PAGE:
We Aren’t All The Same

I believe African Americans are different, but I am not a racist. Asians are different, Indians are different, Latinos/Latinas too. I also believe gays are different, but I am not homophobic. Transgenders, Bisexuals, yes, they’re different. I believe that a man is incredibly different from a woman too, but I am not sexist. I hear so much talk these days about how “we are all the same”. People proudly claim that their eyes don’t see color. Personally, I see a whole lot of colors. I see a whole lot of shapes and sizes too. I see a whole lot of “different”. Over time I’ve come to the conclusion that most people are afraid of the word, “different”. We live in a society where everybody strives to be like the person next to them instead of embracing their individuality. We are all human, that is fact, but I resist to agree that we, as humans, are all the same. The problem does not lie in the recognition of differences within the human race, the problem lies in the connotation assigned to the word “different” itself.
When a society sets standards & expectations based off of it’s “ideal human” it is suppressing the natural potential we all carry within ourselves. We are unique beings, not created to abide by an immutable set of standards. The truth is that the only person capable of setting realistic expectations for a person is that person themselves.
The United States of America is a diverse country. I can not personally attest to societies in which I have not lived, although I do know that the fear of “different” is prevalent at different levels throughout the world. I can, however, certainly attest to society in The United States. Growing up in “The Land of Opportunity” means encountering all kinds of “different” people, & that is a wonderful thought until you realize that the vast majority of American society appreciates only one type of person. Furthermoreit is expected to be that person regardless of the fact that many are incapable of fitting the description.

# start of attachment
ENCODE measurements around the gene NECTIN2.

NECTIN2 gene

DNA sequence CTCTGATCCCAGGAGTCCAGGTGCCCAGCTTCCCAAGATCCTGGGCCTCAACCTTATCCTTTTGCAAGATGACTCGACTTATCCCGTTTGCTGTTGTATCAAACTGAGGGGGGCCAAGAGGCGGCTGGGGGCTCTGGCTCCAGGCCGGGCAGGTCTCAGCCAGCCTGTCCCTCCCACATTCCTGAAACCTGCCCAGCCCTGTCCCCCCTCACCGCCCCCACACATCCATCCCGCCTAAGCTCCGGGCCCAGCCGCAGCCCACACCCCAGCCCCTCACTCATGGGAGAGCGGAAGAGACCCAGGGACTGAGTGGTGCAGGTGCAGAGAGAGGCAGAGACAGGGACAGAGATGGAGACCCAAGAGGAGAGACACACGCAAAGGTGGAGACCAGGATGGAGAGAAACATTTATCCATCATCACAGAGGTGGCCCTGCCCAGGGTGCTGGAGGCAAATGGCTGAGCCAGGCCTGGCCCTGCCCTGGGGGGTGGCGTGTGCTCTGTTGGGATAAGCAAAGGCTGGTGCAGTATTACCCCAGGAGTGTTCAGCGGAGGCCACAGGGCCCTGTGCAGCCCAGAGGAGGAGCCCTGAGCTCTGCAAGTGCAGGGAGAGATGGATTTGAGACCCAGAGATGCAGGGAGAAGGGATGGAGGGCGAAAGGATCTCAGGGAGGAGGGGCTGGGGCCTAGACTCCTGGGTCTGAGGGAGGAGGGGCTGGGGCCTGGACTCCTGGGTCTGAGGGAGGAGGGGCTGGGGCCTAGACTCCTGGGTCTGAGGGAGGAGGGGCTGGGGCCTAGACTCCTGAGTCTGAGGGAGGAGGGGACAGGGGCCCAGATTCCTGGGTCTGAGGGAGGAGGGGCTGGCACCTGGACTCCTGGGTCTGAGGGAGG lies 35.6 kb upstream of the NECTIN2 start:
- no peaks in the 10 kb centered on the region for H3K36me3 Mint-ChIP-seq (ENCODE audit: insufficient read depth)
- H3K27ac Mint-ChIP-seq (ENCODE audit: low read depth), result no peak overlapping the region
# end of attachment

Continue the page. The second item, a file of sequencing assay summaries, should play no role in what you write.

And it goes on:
I am a Latina who grew up in San Diego, CA. Considered a culturally diverse city, you’d expect the “tolerance” level to be high. I will say it is truly one of the better places in the United States for a minority to establish themselves. Still, however, I grew up thinking I had to be White. Nobody ever told me specifically I needed to be White, but the boys in my class only liked one “type” of girl. She had straight, thin hair that looked effortlessly perfect, clear, hairless skin, an effortlessly skinny body with long legs and small, tasteful features- the boys in my class liked a White American girl. Unfortunately for me, I had wavy hair that effortlessly tangled itself, a collection of hair removers/razors, short, tiger striped legs, and not-so-subtle features. Their type of girl was everything that I was not. If I had grown up in Mexico, I might likely tell a different story. I might not have felt so out of place because I would have been much more like the “norm” of society. My genetic make-up made it impossible for me to ever acquire the slender body type or features I so desperately wanted to have. No matter how many hours I spent in the gym, my thighs were still bigger than everybody else’s; no matter how much money I spent on thinning out the hair on my head, it always grew back to the way it was. I was painfully different from most everyone around me, & so I grew to fear the thought of anybody noticing that. If only somebody appreciated my uniqueness.
I knew a girl once; she was the epitome of what this world needs, what I needed; she was not afraid of “different”. She was beautiful, fitting the description of the White American girl so easily due to the fact that a White American girl is precisely what she was. Now, get this: